Struck by a poor June quarter performance and a bleak outlook, shares of capital goods maker Crompton Greaves Ltd plummeted, losing 25% in the last two trading sessions.
Although margin pressures in the last six months had been worrisome, improved order inflows mainly on the international turf during the March quarter had raised investor expectations for a recovery. But the June quarter dashed all hopes, as margins caved in due to weak pricing ability and rising costs.
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The flagship firm of the Avantha Group posted measly growth in consolidated revenue, with no succour on account of the euro appreciation against the rupee. Instead, raw material costs as a percentage of sales shot up 500 basis points (bps), pulling down operating margins by 550 bps from a year ago. One basis point is one-hundredth of a percentage point.
Operating profit fell 38%, while net profit tanked by 50% compared with the year-ago period. Adding to the gloom is the management’s statement that weak European and Middle Eastern markets marred the consolidated performance, with no big reversal seen in the near term. Overseas subsidiaries, which contribute about 40% to the firm’s total revenue, registered an operating loss during the quarter.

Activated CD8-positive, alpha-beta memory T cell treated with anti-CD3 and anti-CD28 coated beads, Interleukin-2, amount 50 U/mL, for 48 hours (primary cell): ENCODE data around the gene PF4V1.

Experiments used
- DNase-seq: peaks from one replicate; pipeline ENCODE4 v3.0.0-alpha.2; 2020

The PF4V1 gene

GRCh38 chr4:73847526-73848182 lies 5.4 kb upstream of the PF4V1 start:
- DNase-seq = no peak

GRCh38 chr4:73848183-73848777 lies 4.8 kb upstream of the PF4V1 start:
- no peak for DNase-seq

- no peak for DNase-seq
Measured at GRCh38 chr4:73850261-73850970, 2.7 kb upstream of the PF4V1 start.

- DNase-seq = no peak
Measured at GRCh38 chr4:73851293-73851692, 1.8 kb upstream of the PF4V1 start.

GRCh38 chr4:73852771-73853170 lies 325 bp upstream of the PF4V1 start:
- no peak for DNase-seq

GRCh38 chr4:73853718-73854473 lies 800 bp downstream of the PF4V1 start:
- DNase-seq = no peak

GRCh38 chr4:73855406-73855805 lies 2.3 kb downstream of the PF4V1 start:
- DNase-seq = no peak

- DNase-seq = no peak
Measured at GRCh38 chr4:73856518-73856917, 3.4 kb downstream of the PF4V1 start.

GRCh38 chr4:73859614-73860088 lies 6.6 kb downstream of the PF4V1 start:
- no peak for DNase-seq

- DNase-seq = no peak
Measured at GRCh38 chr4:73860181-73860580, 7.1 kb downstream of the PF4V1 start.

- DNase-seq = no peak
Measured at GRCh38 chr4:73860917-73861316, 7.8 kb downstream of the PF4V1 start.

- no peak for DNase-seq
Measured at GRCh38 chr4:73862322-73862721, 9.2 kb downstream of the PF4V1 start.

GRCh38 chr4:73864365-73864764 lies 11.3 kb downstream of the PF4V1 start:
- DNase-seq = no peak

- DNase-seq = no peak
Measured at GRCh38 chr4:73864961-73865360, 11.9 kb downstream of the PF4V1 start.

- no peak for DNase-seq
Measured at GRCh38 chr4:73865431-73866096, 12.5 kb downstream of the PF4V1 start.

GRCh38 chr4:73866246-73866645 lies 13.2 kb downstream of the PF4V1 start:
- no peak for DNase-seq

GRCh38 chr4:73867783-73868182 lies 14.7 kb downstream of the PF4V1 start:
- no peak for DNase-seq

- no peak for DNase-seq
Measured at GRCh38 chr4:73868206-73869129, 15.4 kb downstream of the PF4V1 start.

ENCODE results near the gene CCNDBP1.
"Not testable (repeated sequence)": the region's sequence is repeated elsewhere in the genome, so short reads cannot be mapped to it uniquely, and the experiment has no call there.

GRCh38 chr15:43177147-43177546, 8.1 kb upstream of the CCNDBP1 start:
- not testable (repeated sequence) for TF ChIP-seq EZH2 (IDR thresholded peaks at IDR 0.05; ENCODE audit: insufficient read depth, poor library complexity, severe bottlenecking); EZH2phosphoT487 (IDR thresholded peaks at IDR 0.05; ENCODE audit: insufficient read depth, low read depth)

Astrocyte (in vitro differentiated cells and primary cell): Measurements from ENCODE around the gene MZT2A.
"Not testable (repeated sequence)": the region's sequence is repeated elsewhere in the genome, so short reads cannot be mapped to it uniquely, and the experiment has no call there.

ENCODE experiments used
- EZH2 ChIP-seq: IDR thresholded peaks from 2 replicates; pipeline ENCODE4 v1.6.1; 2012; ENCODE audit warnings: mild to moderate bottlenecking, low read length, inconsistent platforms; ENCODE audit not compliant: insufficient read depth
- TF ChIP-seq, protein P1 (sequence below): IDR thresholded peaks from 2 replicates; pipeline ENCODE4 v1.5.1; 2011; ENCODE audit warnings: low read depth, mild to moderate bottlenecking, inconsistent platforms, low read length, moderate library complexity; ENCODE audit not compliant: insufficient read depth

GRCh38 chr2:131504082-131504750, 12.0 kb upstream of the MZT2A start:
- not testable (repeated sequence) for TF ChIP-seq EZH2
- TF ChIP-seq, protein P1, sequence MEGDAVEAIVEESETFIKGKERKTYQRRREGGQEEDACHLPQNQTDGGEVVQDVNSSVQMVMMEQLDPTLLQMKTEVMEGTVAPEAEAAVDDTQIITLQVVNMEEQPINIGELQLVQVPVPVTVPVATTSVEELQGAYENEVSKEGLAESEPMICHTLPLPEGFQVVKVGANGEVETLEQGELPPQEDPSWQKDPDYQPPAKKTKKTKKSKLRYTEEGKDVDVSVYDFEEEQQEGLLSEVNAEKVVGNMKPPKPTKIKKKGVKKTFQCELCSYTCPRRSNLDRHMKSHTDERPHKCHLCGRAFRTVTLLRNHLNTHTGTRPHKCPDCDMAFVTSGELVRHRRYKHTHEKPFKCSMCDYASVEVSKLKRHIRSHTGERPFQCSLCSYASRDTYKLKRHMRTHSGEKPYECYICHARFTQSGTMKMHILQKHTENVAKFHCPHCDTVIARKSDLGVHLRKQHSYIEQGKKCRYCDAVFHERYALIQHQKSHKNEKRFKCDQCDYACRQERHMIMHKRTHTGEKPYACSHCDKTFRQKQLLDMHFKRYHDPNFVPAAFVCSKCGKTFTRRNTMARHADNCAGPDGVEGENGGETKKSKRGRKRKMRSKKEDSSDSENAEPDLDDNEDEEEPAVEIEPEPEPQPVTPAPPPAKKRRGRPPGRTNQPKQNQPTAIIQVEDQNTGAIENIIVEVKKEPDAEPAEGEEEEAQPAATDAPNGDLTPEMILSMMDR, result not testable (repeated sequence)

Meanwhile, the domestic entity’s performance stumped analysts, with an erosion in profit margins across the board. It mirrored high raw material costs, besides rising employee costs. A puzzling development was the mere 2.2% growth in the consumer products business, which had boosted revenue with double-digit growth in the last several quarters despite adversities of Chinese competition.
Its core business—power systems—also lost ground. Consolidated operating margins of the segment hit a rock bottom 2.6%. Its industrial systems division displayed signs of weakness, too, across locations.
The quarter saw no relief coming from other income, which fell 17% from the year-ago period. Order inflows dipped 16% compared with a year ago.
The disastrous performance coincides with the retirement of its managing director S.M. Trehan, who has been credited with structural changes that were expected to catapult Crompton Greaves onto the global map of electrical equipment makers.
The Street would have perhaps been kinder in the treatment meted out to the stock, had there not been a sale of shares by Trehan and the firm’s purchase of a private jet during such troubled times.
The cookie has indeed crumbled and it may take a few quarters to put the pieces back together.
Graphic by Yogesh Kumar/Mint
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